Only Four countries have a larger representation than India on the Clean200 report
Seven Indian companies have made it to the latest Clean200 list, featuring the world’s largest publicly traded companies making significant revenue from clean energy.
The Carbon Clean200 report, compiled by non-profit organisation As You Sow and Corporate Knights, was topped by Munich-headquartered Siemens AG, while Greater China had the most representation on the list with 68 companies in the top 200.
The seven companies on the list released earlier this month are Suzlon Energy (Rank 55), Bharat Heavy Electricals (Rank 85), Tata Chemicals (Rank 144), Exide Industries (Rank 155), IDFC Ltd (167), Thermax Ltd (Rank 169), and Havells India (Rank 200).
The Clean200 are listed by their estimated green revenues in US dollars and only include companies with over $1 billion of market capitalisation (at Q3 2017-end) and those that earn more than 10 percent of total revenues from New Energy sources.
“The Dataset is developed by multiplying a company's most recent year-end revenues by its Bloomberg New Energy Finance (BNEF) New Energy Exposure Rating mid-point,” the report said.
“The Clean200 excludes all oil and gas companies and utilities that generate less than 50 percent of their power from green sources, as well as the top 100 coal companies measured by reserves, top 100 weapons producers, and laggards on tropical deforestation, and child or forced labour and companies who engage in negative climate lobbying,” it added.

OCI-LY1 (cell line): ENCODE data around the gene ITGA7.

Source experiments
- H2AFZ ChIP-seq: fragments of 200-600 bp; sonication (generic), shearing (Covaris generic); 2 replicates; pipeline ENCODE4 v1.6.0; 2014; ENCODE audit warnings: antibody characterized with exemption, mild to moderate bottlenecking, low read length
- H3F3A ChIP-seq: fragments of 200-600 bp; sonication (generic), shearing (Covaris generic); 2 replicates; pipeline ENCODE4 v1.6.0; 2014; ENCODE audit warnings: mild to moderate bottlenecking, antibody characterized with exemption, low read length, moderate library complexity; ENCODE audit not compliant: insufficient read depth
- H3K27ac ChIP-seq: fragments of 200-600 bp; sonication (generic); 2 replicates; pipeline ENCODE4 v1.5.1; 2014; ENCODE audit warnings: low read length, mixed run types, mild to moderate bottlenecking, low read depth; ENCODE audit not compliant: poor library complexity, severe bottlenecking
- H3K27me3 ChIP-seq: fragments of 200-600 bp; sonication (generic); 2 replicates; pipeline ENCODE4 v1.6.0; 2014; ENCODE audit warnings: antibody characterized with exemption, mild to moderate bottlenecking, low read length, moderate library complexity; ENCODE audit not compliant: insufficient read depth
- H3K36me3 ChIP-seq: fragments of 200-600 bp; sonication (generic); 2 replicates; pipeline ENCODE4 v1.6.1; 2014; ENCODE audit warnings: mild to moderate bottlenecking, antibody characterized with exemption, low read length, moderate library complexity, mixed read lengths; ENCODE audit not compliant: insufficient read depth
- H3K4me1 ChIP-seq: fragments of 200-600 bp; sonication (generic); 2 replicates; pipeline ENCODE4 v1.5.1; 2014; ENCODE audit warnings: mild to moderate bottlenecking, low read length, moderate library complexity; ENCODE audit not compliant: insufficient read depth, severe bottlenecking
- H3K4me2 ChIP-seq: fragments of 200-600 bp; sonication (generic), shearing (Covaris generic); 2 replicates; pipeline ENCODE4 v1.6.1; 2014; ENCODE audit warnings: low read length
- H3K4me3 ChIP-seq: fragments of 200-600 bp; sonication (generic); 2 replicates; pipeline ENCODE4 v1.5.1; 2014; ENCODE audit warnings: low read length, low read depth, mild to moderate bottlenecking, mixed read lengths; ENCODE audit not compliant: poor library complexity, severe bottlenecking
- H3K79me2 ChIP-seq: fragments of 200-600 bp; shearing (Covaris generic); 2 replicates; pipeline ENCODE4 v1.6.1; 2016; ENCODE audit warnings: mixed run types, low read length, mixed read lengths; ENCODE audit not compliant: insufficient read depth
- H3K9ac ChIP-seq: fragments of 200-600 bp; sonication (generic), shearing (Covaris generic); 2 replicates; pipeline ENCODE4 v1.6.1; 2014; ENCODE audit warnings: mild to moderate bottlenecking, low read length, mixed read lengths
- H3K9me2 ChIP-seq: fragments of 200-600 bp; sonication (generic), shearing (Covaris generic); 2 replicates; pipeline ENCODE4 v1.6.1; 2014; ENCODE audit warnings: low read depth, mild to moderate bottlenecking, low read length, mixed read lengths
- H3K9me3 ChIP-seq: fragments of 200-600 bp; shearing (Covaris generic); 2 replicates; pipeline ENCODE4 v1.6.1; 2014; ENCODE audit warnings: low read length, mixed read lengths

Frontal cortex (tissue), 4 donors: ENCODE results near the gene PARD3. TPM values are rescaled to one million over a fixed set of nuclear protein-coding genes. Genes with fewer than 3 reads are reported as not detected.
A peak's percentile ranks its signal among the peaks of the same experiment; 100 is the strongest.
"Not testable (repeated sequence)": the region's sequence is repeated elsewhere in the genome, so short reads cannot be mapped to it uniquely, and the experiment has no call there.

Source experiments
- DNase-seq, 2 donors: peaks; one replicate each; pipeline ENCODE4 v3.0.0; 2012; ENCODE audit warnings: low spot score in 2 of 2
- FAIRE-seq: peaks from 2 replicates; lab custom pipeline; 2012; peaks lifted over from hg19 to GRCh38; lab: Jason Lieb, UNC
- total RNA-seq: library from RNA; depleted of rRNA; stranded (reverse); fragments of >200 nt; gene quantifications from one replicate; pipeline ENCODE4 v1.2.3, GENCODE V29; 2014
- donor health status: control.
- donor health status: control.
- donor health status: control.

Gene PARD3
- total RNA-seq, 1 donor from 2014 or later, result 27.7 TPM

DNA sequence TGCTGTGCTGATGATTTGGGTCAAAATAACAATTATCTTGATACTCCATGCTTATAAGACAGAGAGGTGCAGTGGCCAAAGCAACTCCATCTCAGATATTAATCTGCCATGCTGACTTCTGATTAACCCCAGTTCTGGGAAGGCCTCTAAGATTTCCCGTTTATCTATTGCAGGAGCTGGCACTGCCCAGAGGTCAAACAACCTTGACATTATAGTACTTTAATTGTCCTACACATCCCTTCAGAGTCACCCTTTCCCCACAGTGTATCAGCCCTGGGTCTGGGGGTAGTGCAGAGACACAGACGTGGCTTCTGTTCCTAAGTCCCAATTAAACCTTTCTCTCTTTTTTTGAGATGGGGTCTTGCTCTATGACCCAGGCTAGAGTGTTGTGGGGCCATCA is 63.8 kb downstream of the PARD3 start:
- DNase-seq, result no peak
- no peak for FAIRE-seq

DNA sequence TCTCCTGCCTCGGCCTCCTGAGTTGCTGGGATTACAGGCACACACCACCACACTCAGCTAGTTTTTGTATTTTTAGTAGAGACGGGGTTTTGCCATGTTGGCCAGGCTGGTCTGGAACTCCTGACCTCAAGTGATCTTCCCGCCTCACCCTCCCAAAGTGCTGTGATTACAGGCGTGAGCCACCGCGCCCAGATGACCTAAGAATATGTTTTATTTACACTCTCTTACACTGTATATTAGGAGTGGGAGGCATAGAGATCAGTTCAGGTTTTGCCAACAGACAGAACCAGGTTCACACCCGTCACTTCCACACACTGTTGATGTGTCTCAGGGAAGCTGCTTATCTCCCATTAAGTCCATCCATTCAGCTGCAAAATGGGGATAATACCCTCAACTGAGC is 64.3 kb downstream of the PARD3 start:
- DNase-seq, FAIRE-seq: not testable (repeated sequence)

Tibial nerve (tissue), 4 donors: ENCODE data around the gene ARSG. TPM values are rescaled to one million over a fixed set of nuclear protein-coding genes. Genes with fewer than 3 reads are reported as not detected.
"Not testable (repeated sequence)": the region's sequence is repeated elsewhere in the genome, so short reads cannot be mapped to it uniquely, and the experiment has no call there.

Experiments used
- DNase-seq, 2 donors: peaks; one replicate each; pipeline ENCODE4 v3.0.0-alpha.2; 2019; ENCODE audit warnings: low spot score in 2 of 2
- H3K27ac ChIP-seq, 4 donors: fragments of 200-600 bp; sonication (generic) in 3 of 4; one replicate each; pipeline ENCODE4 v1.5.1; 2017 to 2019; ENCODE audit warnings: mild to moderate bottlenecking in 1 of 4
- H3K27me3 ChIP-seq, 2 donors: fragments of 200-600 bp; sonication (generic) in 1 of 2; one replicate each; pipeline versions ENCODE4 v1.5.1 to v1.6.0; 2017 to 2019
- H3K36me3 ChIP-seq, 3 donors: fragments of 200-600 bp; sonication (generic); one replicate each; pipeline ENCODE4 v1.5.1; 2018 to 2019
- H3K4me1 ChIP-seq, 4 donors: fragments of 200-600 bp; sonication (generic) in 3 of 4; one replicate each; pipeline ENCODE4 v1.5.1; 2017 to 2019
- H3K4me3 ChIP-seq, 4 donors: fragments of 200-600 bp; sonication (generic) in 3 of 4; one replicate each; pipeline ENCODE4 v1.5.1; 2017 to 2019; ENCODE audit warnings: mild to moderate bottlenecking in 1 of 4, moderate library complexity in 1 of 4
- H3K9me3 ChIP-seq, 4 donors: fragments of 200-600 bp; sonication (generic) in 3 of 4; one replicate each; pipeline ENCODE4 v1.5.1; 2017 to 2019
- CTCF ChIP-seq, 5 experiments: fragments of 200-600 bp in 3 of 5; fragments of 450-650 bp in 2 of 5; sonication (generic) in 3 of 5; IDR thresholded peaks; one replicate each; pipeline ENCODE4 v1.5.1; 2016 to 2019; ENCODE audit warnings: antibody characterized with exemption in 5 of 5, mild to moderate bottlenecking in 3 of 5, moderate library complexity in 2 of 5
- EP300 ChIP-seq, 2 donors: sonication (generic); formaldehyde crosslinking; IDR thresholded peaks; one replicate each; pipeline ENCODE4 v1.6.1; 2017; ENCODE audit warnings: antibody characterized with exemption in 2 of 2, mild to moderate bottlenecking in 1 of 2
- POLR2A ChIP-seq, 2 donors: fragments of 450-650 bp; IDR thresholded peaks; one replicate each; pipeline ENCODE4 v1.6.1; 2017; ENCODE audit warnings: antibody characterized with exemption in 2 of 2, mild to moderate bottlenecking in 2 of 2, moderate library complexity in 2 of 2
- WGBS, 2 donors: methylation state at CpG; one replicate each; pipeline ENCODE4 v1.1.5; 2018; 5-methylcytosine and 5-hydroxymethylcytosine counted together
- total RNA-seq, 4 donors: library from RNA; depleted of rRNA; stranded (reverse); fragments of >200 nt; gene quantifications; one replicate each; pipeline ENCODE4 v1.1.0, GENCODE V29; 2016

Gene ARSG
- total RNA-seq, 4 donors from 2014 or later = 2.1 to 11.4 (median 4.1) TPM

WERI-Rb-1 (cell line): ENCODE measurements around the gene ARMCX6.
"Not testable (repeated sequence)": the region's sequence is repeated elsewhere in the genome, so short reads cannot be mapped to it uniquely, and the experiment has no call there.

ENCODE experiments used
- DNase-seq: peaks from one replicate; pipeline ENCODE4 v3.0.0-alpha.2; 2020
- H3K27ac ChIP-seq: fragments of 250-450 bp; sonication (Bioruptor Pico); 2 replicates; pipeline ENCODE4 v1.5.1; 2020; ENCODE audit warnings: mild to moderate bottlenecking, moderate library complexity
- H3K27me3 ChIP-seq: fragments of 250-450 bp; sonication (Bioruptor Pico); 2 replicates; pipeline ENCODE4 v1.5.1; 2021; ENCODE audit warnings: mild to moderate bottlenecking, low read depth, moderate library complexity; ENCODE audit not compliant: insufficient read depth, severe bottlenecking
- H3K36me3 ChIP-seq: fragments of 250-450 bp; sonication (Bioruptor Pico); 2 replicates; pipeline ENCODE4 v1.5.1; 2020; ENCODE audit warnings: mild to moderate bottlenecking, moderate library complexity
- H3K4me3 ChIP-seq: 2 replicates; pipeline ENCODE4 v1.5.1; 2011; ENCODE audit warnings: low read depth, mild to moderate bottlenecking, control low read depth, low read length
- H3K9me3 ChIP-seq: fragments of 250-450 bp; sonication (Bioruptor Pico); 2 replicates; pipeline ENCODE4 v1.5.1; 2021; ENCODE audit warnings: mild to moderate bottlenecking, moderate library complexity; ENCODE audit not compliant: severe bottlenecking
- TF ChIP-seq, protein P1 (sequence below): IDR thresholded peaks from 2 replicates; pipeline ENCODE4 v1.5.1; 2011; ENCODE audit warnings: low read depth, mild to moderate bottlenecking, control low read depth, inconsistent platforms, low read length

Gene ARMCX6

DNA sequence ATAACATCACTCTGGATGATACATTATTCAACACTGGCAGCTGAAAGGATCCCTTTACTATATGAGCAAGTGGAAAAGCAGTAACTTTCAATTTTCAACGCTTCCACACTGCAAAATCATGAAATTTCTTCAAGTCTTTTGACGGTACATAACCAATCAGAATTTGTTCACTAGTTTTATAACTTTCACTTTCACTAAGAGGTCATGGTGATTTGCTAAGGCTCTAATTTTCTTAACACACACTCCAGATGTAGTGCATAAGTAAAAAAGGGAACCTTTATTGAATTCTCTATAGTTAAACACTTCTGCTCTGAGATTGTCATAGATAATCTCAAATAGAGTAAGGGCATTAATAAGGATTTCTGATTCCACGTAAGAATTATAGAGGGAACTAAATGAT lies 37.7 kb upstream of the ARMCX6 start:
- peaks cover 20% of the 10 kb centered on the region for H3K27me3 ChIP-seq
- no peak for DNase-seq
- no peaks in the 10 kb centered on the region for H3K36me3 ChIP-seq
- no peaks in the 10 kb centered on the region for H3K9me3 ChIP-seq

According to the report, more than 30 countries are represented by the Clean200, which have an average market capitalisation of $8.3 billion and generate over $353 billion in clean energy revenues per year.
In the one year since Corporate Knights and As You Sow started the Clean200 rank list, the Clean200 companies generated a return of 16.9 percent versus a decline of 1.2 percent for its fossil fuel benchmark the S&P 1200 Global Energy Index.
A shift to clean energy production and use assumes importance in the post Paris COP 21 universe where 195 countries committed to cap its carbon footprint and phase out fossil fuels within the century.
Only Germany, Japan, the US, and Greater China have a larger representation than India on the list compiled by Corporate Knights and As You Sow.
According to Bloomberg New Energy Finance (BNEF), “the world is currently adding twice as much clean power capacity as coal, oil and gas combined.” BNEF estimated that electric vehicles may cost the same as their internal combustion counterparts by 2022, and if growth continues at the current pace, oil displacement by electric cars will reach 2 million barrels per day by 2023 — the size of the current oil glut and enough to drive global oil prices to record lows. Factoring in autonomous cars and ride-sharing services, electric cars could reach 50 percent of new car sales by 2040, 50 times higher than what OPEC is projecting,” the report said quoting BNEF.
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